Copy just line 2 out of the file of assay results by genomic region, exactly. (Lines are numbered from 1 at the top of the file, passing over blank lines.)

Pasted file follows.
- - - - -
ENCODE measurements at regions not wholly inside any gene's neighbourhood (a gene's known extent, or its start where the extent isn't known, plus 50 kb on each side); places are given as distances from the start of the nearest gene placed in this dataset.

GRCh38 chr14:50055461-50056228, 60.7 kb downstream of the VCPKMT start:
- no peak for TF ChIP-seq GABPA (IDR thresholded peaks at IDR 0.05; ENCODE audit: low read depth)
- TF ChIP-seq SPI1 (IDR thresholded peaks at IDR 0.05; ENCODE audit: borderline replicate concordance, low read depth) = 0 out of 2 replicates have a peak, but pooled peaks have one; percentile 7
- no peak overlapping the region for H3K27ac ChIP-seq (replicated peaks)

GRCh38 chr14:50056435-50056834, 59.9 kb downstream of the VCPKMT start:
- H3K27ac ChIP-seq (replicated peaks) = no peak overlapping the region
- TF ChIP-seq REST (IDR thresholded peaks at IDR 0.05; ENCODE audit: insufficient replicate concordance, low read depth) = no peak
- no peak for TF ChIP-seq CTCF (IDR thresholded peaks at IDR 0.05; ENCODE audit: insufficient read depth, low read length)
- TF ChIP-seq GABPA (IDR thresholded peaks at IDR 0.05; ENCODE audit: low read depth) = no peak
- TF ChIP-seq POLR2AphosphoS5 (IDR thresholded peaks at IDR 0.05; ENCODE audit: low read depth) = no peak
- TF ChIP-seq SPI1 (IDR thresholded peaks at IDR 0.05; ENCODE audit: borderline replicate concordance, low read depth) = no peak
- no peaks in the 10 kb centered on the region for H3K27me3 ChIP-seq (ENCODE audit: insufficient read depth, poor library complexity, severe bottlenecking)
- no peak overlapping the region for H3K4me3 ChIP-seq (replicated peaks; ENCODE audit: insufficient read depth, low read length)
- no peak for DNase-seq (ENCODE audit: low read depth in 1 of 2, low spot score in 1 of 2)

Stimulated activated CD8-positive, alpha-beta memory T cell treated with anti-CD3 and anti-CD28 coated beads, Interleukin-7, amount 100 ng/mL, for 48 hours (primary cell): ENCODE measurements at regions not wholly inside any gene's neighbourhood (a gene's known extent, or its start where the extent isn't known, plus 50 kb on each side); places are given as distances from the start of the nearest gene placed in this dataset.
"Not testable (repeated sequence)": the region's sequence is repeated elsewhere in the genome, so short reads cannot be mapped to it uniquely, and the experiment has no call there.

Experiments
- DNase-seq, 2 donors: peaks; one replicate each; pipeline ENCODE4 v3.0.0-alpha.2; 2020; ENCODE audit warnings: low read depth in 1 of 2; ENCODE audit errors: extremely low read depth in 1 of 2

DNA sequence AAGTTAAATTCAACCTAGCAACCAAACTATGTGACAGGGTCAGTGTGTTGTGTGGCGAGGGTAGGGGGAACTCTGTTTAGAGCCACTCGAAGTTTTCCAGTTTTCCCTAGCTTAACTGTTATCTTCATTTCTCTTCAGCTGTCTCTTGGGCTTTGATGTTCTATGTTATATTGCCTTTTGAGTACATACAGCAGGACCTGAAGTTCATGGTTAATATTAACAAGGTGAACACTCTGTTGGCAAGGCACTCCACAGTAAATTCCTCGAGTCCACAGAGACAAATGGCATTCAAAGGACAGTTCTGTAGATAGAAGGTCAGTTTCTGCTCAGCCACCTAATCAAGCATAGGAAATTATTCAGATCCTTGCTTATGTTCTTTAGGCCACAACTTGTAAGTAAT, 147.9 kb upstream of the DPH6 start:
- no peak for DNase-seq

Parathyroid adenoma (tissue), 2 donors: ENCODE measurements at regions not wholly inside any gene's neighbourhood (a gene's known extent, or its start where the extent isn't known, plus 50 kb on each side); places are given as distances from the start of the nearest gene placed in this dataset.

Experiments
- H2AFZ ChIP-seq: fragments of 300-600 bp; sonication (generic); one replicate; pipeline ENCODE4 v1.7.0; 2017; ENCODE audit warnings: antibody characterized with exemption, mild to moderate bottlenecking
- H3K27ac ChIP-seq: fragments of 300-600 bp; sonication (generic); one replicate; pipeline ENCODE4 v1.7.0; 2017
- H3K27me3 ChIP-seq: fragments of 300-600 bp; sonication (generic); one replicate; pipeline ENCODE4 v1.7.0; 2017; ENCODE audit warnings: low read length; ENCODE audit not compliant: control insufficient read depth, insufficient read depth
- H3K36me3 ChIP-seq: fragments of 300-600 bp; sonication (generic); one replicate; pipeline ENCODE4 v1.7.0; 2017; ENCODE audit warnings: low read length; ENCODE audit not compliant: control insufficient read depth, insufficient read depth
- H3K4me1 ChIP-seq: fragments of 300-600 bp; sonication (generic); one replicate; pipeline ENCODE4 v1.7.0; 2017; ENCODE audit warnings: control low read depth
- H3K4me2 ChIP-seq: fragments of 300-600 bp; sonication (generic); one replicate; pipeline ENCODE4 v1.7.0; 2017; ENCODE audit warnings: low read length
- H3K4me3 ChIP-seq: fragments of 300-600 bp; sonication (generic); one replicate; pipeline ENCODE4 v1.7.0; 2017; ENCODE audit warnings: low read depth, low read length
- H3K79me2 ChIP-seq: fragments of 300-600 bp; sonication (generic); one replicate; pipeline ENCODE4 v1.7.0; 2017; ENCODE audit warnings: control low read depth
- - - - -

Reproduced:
GRCh38 chr14:50055461-50056228, 60.7 kb downstream of the VCPKMT start: